"The Shining" Book Discussion and Orange Butter Loaf Cake Recipe
Some readers may be tempted to brush off reading this book for the first time because they have already seen the movie. That would be a huge mistake, especially if they consider themselves true fans of this genre. This book is far more terrifying and psychologically probing than the movie.
pulls the reader into the psyche of Jack Torrance, the protagonist, and into an understanding that borders on his defense from the very beginning. It is almost easy to sympathize with him through his alcohol consumption that becomes an addiction, and the tragic events of his childhood that led to it. But King changes hands to Jack’s wife Wendy, his son Danny, and later to Dick Hallorann, and gives us a very well rounded view of their individual and collective struggles against each other and their own inner demons. It’s no wonder that the terrifying ghosts of the Overlook Hotel in Colorado (where Jack acts as caretaker throughout most of the novel) are so drawn to this family—they are all powerful characters with whom it is easy to identify at least some element of self, or at least sympathize with their deficiencies. The Shining
Their fears become ours as the novel progresses and their thoughts are laid bare for us to fear as well. Even the absolute terror of a child playing in an abandoned playground with something lurking in its dark, snowy shadows, or the screeching of an empty elevator moving unaided up and down the hotel floors become absolutely unnerving to the reader who dares turn the pages of this macabre tale at night. King’s references to Poe’s “Mask of the Red Death” are a perfect nod to the even more horrifying tale he has written. The Shining causes the reader to wonder long after the the last cover is closed, about our own possible “shinings”, and to second-guess what haunts we might have experienced in our own world.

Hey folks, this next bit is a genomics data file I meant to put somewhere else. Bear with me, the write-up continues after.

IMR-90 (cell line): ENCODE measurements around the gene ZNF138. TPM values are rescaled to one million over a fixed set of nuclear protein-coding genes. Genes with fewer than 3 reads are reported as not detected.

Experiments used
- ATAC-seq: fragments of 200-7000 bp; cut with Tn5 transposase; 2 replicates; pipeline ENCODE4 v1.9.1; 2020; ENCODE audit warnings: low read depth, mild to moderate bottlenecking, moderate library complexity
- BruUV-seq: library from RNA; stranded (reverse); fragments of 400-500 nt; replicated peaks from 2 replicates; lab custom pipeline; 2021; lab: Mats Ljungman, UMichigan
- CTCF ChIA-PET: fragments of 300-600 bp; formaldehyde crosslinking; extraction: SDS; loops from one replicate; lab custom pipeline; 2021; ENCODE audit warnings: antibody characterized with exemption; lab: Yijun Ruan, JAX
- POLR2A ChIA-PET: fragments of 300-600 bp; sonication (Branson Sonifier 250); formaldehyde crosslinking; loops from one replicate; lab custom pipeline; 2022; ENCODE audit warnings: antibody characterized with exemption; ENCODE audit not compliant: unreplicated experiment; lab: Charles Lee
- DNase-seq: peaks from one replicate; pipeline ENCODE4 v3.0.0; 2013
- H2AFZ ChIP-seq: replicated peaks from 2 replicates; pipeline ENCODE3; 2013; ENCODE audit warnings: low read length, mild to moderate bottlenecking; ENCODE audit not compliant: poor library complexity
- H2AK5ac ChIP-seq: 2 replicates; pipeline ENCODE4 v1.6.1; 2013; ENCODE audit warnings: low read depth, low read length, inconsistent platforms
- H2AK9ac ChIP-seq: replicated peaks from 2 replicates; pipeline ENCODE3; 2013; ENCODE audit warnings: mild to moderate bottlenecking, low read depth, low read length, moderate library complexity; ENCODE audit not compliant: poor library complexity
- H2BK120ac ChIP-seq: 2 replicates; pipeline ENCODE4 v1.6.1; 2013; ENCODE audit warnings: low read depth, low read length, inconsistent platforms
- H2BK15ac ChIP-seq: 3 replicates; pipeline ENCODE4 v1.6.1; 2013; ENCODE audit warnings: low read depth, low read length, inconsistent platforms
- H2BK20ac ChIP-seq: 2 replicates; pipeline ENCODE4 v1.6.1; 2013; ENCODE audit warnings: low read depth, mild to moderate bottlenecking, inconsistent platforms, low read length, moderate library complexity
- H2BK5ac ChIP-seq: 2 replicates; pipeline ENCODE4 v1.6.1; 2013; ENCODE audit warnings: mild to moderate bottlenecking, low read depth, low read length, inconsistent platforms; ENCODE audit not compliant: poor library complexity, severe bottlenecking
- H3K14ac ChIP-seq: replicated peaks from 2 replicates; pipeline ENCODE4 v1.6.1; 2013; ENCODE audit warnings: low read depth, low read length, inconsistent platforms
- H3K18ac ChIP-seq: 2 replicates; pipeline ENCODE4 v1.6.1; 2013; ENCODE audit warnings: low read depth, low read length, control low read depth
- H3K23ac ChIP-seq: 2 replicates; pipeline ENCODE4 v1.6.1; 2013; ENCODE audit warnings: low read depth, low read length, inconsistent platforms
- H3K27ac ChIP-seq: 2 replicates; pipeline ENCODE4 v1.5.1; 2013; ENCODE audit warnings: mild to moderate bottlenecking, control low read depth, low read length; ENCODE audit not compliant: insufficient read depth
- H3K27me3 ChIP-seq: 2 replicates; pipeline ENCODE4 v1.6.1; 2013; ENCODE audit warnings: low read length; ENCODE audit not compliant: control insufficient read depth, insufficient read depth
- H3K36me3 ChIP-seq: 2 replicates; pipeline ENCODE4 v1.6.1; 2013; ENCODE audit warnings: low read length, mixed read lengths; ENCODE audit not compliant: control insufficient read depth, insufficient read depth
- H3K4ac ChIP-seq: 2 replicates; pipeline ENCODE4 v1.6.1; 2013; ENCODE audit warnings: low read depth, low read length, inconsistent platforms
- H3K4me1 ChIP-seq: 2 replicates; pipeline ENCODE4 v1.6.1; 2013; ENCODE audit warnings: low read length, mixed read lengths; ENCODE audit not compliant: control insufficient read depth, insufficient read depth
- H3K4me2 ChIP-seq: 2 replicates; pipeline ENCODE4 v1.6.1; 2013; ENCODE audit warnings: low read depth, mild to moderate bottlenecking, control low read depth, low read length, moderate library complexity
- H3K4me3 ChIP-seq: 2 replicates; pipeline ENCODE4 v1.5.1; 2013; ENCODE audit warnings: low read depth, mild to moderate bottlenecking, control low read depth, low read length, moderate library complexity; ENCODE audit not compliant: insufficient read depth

Perfect for fans of
- The movie The Shining
- Stephen King
- Horror stories
- Haunted hotels
- Ghost stories
- Supernatural elements
Wendy “thought that to children, adult motives and actions must seem as bulking and ominous as dangerous animals seen in the shadows of a dark forest. They were jerked about like puppets, having only the vaguest notions why.” Do you think this could be true, or perhaps are adult motives not given much those by children, and only seen as frustrating when different from the child’s?
In thinking back on her feelings and moods, Wendy describes them in terms of colors “The way she had felt yesterday or last night or this morning…They were all different, they crossed the spectrum from rosy pink to dead black.” How often do we ascribe colors to our feelings, and why do we? (Bonus question: if you’ve read Stephen King’s Insomnia, how do these color feelings relate to our auras?)